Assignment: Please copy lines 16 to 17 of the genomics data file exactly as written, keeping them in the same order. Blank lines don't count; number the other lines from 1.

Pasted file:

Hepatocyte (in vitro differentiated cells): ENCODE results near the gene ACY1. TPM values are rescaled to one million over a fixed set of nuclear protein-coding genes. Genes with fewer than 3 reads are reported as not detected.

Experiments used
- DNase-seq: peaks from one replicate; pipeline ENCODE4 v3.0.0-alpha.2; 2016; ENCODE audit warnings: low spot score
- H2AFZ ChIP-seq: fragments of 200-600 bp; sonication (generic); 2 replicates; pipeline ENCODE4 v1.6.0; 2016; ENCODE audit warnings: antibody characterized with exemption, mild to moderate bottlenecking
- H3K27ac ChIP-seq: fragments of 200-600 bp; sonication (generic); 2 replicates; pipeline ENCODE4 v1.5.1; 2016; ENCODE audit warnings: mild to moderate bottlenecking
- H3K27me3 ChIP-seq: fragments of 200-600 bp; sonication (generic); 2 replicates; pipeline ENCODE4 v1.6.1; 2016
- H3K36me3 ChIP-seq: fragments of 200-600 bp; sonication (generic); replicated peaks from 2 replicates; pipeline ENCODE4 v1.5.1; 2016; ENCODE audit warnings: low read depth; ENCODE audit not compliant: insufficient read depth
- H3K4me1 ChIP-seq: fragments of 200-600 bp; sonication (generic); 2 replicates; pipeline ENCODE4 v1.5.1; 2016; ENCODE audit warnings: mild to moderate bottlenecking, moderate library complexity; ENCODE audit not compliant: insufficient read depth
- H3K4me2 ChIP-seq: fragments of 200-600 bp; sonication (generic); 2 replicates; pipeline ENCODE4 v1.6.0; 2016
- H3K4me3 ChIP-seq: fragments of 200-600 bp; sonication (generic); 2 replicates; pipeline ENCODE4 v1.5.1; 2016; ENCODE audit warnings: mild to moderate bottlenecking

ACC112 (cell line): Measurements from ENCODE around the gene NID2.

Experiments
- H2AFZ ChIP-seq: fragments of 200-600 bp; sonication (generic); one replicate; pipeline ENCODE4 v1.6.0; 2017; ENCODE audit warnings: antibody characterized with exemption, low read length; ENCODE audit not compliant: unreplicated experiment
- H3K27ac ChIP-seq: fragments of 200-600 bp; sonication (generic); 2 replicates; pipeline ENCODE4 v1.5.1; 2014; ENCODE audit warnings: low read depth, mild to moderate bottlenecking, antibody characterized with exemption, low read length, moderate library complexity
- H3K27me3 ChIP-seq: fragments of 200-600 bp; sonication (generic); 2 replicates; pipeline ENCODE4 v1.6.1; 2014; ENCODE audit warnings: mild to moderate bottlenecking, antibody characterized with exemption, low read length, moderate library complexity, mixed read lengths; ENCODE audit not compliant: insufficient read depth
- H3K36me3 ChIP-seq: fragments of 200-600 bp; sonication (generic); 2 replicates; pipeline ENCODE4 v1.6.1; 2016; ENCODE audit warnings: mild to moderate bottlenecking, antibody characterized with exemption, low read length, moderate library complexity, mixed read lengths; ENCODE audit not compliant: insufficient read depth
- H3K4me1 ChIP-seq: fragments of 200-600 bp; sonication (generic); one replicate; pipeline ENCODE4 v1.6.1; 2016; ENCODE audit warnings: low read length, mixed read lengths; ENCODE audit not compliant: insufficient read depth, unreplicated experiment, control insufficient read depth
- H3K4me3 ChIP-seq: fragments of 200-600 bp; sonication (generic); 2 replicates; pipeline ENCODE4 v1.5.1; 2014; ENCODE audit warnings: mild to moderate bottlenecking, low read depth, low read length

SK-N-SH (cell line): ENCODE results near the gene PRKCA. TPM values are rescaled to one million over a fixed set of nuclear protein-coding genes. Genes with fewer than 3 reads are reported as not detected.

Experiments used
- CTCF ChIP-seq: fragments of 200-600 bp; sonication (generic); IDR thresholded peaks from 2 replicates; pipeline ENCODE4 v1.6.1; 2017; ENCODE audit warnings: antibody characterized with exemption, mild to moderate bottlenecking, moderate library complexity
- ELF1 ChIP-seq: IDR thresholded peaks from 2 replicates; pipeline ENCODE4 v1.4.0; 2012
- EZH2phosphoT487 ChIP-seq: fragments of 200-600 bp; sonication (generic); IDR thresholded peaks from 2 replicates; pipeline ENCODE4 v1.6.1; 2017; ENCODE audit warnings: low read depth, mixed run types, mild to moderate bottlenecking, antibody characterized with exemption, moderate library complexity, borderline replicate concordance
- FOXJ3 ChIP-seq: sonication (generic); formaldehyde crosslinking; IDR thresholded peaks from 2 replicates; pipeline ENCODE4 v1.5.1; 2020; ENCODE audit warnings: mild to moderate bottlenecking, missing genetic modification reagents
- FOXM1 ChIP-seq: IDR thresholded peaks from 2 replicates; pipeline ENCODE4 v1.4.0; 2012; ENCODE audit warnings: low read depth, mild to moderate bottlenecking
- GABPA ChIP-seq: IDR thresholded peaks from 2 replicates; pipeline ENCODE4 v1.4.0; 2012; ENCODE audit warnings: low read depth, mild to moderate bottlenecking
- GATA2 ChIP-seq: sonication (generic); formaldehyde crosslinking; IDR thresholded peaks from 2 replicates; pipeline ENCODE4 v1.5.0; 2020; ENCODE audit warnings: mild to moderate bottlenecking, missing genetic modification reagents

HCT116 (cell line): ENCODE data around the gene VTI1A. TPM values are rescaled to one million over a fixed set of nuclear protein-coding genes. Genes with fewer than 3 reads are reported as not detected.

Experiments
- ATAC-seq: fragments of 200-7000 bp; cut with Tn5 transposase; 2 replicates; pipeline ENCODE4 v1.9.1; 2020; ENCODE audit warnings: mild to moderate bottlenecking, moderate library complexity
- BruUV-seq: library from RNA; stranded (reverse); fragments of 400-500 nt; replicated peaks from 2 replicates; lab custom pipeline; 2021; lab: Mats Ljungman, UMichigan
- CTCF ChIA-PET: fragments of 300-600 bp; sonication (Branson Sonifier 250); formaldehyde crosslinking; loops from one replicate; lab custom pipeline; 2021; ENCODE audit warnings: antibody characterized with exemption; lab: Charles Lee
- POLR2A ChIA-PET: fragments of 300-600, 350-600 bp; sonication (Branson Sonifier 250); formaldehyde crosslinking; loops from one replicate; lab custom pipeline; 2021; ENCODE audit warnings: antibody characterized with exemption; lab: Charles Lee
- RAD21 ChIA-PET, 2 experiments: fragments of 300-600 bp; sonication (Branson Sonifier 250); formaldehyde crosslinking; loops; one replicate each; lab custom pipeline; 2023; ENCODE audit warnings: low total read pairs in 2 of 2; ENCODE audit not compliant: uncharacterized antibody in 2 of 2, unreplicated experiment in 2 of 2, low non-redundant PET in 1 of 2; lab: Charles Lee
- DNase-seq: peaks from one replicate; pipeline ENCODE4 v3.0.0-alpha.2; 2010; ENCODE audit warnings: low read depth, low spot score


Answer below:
- H3K36me3 ChIP-seq: fragments of 200-600 bp; sonication (generic); 2 replicates; pipeline ENCODE4 v1.6.1; 2016; ENCODE audit warnings: mild to moderate bottlenecking, antibody characterized with exemption, low read length, moderate library complexity, mixed read lengths; ENCODE audit not compliant: insufficient read depth
- H3K4me1 ChIP-seq: fragments of 200-600 bp; sonication (generic); one replicate; pipeline ENCODE4 v1.6.1; 2016; ENCODE audit warnings: low read length, mixed read lengths; ENCODE audit not compliant: insufficient read depth, unreplicated experiment, control insufficient read depth